The method of measurement in accordance with the invention as employed in a device of the type which is shown schematically in FIG. 1 offers a number of advantages. The ratio of the intensity of K fluorescent radiation of the element to be determined which is detected to the intensity of the radiation which is scattered then detected scarcely depends at all or at least very little on the density of the sample. This ratio is equal to k being a constant of the apparatus and depending among other factors on the geometry of this latter;
1- being the coefficient of photoelectric absorption of the element to be determined in respect of the gamma radiation which is emitted by the source;
#0 being the coeflicient of Compton effect absorption of the sample in respect of this same radiation;
to being the content of heavy element.
However, the density plays a small part on account of the difference between the absorptions of the excited K radiation and of the scattered radiation before these radiations pass out of the sample. Those skilled in the art will judge the most suitable depth at which the measurement is to be taken.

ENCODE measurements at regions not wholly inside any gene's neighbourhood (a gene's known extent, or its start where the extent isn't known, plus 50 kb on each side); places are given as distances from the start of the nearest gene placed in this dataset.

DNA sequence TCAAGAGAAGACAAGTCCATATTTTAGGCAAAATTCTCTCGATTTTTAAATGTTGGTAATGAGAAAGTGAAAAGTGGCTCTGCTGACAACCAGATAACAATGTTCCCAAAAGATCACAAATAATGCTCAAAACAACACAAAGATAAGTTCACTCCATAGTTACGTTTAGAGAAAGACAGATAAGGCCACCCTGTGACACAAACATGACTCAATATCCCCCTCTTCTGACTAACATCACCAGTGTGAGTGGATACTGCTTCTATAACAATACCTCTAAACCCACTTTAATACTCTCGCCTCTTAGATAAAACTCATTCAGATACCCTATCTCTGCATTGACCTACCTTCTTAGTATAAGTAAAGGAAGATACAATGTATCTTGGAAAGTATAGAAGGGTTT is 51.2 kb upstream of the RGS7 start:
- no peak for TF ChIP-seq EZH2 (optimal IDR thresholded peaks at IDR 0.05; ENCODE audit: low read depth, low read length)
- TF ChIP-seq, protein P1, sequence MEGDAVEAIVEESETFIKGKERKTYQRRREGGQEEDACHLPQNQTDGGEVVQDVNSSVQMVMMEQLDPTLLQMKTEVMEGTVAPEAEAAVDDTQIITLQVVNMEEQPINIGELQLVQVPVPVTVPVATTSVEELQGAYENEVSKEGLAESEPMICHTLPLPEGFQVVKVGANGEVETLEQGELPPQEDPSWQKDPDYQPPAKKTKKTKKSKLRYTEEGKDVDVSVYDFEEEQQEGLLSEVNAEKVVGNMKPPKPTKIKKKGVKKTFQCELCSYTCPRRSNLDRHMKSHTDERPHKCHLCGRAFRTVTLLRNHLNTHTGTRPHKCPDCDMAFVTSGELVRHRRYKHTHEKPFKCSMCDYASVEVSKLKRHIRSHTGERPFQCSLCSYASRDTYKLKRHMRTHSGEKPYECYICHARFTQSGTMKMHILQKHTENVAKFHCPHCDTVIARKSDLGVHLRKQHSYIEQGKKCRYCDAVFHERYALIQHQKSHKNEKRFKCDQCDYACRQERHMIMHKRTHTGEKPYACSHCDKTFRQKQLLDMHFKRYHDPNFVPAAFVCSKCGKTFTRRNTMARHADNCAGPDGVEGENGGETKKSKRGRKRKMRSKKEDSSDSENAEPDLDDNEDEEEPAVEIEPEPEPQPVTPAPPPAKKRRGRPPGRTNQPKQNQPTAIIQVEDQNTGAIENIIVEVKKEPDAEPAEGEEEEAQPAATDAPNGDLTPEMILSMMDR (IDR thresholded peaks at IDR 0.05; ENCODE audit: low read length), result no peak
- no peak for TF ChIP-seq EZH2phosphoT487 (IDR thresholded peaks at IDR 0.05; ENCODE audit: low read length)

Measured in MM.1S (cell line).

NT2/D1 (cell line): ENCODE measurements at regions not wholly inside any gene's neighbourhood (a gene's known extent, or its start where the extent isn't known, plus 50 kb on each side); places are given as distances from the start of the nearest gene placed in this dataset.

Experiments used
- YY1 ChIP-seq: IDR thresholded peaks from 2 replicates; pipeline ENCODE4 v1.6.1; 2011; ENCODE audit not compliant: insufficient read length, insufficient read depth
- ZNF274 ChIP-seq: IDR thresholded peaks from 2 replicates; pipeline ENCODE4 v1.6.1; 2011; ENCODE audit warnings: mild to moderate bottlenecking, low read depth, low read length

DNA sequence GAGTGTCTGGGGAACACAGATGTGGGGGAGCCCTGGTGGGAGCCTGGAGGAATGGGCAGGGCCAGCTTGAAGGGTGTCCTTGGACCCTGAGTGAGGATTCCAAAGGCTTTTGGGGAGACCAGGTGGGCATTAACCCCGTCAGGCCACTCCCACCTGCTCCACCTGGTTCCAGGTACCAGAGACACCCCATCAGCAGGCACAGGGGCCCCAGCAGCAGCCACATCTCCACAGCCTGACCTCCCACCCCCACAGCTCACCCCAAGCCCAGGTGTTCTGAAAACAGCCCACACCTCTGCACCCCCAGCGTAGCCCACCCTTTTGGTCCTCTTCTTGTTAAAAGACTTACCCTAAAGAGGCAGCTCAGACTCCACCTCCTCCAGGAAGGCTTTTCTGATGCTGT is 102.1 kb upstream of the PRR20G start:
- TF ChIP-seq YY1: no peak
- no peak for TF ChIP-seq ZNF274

The same ratio only depends to a very small extent on the composition of the matrix inasmuch as the coefficient a essentially depends on the energy of the photons and to a very small extent on the atomic number of the elements which constitute the absorber. In the case of water or of hydrogenated products, this factor as expressed in cm. per gram is slightly higher. However, this ratio is liable to be slightly modified by the presence within the sample of elements having a high coefficient of photoelectric absorption in respect of the K lines of the element determined.